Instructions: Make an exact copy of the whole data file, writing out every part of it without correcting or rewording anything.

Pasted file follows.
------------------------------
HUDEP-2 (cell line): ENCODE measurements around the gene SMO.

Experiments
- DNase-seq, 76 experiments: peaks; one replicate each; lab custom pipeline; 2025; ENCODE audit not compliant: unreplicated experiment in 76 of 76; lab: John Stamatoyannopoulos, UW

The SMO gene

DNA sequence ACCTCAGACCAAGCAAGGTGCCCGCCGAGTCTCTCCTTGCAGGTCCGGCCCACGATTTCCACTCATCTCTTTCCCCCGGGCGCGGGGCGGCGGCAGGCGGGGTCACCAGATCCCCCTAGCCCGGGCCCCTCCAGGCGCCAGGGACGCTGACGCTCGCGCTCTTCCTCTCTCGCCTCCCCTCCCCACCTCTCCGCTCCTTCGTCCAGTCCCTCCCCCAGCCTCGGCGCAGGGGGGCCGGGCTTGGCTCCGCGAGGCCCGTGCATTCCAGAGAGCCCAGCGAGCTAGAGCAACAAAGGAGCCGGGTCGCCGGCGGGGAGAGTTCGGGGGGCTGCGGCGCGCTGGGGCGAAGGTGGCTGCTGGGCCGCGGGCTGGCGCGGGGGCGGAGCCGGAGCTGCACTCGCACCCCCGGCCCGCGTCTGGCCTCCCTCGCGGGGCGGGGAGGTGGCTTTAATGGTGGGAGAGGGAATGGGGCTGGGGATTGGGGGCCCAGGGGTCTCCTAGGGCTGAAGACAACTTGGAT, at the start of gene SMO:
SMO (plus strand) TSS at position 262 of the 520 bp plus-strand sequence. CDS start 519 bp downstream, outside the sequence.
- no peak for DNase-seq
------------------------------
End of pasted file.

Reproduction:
HUDEP-2 (cell line): ENCODE measurements around the gene SMO.

Experiments
- DNase-seq, 76 experiments: peaks; one replicate each; lab custom pipeline; 2025; ENCODE audit not compliant: unreplicated experiment in 76 of 76; lab: John Stamatoyannopoulos, UW

The SMO gene

DNA sequence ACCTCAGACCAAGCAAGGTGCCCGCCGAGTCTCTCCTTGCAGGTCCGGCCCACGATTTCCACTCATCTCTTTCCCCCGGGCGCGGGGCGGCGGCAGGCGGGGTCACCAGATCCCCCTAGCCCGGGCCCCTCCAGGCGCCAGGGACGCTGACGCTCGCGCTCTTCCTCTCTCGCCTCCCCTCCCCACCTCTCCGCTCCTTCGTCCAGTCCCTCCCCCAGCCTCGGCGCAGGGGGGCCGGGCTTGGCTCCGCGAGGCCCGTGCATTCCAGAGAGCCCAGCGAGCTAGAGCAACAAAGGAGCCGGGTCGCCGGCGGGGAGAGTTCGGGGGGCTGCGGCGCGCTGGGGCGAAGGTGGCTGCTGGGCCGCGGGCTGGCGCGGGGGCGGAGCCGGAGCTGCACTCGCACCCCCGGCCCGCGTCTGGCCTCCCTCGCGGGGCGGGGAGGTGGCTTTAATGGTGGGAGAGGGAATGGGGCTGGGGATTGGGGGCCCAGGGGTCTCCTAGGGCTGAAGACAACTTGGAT, at the start of gene SMO:
SMO (plus strand) TSS at position 262 of the 520 bp plus-strand sequence. CDS start 519 bp downstream, outside the sequence.
- no peak for DNase-seq